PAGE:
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WASHINGTON – Wherever he goes, it seems, J.T. Realmuto’s athletic achievements aren’t so much registered on a stat sheet as they are steeped in folklore.

As a high school quarterback in Oklahoma, his exploits were so staggering – 45 touchdowns on the strength of his right arm and legs his senior season – that a future major league teammate considered him legend as much as peer.

As a young catcher with the Miami Marlins, his athleticism belied his position: He was the club’s best baserunner, manager Don Mattingly mused, even a tick better than future MVP Christian Yelich.

Now, as a Philadelphia Phillie, Realmuto has in just three months imbued in the star-studded club a sense that he can be their rock, a catcher both wildly talented and selfless, almost impervious to wear and tear.

“His toughness,” says Phillies manager Gabe Kapler, “is already legendary.”

Realmuto has started 62 of the Phillies’ 71 games, including a recent streak of 14 in a row, and is on pace to start 142 games, a plateau only four catchers – Yadier Molina, Salvador Perez, Russell Martin and Jason Kendall – have reached since 2000. This, despite what Kapler describes as a litany of “foul tips taken off the mask, off the foot, off the hand, off the wrist. Sometimes, those are direct shots. And he’s always waving off the trainers.”

Saturday, Realmuto finally took a blow he could not withstand – a foul off the bat of Atlanta’s Freddie Freeman that struck Realmuto, as delicately described in media reports, between the legs.

Freeman immediately checked on Realmuto, who stayed in the game but exited an inning later, feeling nauseous.

He sat out Sunday’s game and was slated to sit Monday and Tuesday at Nationals Park, but then the baseball gods broke from their seasonal narrative and smiled on the Phillies: Rain washed out a pair of games, allowing Realmuto to mend.

The Phillies haven’t been so fortunate much of this season. Outfielder Andrew McCutchen, arguably their most important player thanks to his consistent, elite on-base skills, is out for the year after tearing his left ACL.

Nearly an entire bullpen worth of arms – Seranthony Dominguez, Tommy Hunter, David Robertson, Adam Morgan – are shelved with injuries.

Bryce Harper, their $330 million investment, started hot, tapered off for several weeks and has found a groove again.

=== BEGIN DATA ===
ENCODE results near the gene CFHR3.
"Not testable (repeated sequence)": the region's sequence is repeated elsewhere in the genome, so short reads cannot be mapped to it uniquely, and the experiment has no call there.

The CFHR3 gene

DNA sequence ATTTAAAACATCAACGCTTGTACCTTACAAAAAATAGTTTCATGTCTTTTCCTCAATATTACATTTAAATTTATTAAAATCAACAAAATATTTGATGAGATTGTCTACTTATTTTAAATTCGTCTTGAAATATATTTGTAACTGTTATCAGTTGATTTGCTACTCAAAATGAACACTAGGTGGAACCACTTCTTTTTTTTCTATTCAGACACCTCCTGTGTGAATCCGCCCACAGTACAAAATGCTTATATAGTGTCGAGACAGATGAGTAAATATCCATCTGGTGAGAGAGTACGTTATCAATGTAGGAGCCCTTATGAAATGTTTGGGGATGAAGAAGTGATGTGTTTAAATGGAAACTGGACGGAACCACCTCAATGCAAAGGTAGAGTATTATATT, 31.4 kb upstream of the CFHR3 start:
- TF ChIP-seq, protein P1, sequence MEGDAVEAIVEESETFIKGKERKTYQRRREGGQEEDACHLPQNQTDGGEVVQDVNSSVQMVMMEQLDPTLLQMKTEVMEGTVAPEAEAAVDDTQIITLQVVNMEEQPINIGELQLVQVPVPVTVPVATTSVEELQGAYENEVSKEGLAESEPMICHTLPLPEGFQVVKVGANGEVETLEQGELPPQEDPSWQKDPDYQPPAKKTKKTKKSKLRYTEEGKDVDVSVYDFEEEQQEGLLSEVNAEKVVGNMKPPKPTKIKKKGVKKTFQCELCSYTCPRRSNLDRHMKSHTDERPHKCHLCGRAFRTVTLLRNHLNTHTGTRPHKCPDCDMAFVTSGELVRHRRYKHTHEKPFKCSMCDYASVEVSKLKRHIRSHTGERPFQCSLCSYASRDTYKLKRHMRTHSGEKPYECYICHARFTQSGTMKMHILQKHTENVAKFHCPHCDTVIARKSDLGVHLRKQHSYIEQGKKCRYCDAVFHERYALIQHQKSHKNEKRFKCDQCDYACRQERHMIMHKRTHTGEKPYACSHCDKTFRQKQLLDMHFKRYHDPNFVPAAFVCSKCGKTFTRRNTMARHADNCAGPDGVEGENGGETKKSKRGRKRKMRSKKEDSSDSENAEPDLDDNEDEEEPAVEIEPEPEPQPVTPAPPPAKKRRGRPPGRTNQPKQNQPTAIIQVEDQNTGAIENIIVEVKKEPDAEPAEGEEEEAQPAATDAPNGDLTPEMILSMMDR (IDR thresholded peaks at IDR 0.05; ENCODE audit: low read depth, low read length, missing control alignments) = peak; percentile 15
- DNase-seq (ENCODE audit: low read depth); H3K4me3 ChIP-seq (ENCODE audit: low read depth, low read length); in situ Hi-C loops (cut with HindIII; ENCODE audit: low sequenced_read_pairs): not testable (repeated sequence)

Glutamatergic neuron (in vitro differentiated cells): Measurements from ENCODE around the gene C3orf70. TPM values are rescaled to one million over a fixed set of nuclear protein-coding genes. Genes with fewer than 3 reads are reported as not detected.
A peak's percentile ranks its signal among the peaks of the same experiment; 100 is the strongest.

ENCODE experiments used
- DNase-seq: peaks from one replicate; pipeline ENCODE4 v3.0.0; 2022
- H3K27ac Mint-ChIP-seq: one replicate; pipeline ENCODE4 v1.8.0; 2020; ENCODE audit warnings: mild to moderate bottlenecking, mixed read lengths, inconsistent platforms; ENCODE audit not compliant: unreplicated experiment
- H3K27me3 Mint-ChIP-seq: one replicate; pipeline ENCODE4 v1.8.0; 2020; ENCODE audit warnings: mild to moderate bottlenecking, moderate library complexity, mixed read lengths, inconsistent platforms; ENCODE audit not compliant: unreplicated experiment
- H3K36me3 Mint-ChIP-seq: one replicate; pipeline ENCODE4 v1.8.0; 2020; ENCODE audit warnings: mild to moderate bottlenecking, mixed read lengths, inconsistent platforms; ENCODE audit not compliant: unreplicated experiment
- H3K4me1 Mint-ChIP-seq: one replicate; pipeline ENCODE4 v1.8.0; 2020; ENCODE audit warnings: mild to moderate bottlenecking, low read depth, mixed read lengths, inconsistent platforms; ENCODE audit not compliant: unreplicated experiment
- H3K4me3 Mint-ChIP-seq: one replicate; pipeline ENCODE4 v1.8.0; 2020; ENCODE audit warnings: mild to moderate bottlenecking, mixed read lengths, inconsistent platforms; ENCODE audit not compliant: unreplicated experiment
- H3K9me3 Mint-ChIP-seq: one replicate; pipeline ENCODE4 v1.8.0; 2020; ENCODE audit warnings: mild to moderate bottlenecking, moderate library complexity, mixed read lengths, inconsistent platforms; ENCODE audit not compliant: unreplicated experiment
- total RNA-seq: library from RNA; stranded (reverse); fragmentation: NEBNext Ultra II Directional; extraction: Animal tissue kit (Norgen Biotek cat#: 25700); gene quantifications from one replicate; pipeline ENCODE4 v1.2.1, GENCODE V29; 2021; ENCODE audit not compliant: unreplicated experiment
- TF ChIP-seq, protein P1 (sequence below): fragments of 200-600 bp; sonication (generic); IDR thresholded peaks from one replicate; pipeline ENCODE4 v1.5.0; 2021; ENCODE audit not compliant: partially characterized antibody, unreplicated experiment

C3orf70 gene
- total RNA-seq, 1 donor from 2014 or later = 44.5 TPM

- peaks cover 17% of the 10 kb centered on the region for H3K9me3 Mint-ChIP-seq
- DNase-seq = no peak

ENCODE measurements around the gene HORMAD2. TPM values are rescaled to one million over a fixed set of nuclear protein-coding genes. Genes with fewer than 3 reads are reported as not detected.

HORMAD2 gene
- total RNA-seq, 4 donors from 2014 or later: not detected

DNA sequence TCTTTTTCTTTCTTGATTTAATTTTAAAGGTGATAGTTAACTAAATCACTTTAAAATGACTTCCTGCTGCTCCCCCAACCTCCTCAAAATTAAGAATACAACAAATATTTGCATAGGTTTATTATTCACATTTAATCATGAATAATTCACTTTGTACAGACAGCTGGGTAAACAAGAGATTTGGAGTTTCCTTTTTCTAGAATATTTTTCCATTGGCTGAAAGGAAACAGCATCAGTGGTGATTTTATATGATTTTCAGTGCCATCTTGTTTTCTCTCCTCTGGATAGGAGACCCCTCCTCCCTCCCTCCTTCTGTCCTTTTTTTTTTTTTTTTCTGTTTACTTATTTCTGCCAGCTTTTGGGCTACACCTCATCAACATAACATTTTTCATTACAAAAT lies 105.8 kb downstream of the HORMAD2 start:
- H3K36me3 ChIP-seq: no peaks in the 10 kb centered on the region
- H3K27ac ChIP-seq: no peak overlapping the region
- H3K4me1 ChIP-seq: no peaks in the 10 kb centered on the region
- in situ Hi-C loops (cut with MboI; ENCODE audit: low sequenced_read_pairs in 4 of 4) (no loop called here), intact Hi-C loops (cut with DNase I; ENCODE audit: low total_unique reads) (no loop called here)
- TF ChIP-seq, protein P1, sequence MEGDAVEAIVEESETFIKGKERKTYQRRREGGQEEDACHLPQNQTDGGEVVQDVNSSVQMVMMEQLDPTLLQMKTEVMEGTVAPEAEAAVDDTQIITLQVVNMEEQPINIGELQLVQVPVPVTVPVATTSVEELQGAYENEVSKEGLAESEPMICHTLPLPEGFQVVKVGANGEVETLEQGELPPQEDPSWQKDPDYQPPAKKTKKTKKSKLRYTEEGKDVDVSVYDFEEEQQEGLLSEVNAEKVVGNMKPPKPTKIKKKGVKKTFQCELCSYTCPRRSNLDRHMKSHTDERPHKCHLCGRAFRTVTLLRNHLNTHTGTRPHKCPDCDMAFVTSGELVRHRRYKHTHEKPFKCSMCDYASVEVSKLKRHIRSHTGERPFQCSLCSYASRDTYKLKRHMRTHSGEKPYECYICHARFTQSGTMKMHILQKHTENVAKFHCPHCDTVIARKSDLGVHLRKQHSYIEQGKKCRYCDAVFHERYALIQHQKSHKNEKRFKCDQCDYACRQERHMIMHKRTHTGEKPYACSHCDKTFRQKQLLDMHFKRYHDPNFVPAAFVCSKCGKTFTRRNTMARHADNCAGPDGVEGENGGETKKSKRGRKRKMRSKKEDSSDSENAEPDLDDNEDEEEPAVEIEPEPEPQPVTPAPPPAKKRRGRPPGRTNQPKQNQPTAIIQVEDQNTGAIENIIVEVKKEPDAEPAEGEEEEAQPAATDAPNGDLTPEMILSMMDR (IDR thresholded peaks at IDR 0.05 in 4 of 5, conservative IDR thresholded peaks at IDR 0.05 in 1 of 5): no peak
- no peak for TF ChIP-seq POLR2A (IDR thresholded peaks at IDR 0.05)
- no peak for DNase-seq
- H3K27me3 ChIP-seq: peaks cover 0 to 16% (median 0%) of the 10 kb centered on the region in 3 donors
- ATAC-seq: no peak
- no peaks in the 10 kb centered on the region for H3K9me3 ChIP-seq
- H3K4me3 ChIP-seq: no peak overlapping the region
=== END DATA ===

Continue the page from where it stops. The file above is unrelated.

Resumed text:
Realmuto’s acquisition cost from the Marlins was not so much owner John Middleton’s self-proclaimed “stupid money”– just elite pitching prospect Sixto Sanchez, Class A lefty Will Stewart and a serviceable catcher in Jorge Alfaro.

Realmuto, 28, buoyed the Phillies’ expectations. Harper’s signing sent them into the stratosphere.

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Now, at 39-32, and 2 ½ games behind Atlanta in the NL East, the Phillies are solid but something short of a powerhouse. Yet the nameplates on the lockers – Harper, Arrieta, Nola, Segura, Hoskins – are a gentle reminder that the stakes are high, the upside significant.

“You never know how long you’ll get to play this game,” says Realmuto, 28. “I’m not a rookie anymore, just trying to make my way. I want a chance to win, a chance to get to the playoffs.

“There’s a lot of opportunity in this clubhouse. Obviously, we haven’t played our best baseball yet. We feel like our best baseball is yet to come, especially once we get healthy. There’s just tons of talent in this room, lots of trust in these guys.”

That flows both ways.

Realmuto has been productive enough – he’s batting .277 with a .785 OPS, and his 10 homers put him well on pace to top his career high of 20. Both modern metrics and ancient baseball values are kinder.

He leads all major league catchers – and Phillies position players – with 2.5 Wins Above Replacement. Realmuto’s homework on opposing hitters – and the manner in which he presents it to his pitchers – has had no small impact on the staff.

In a wider sense, his show-don’t-tell vibe has resonated even more.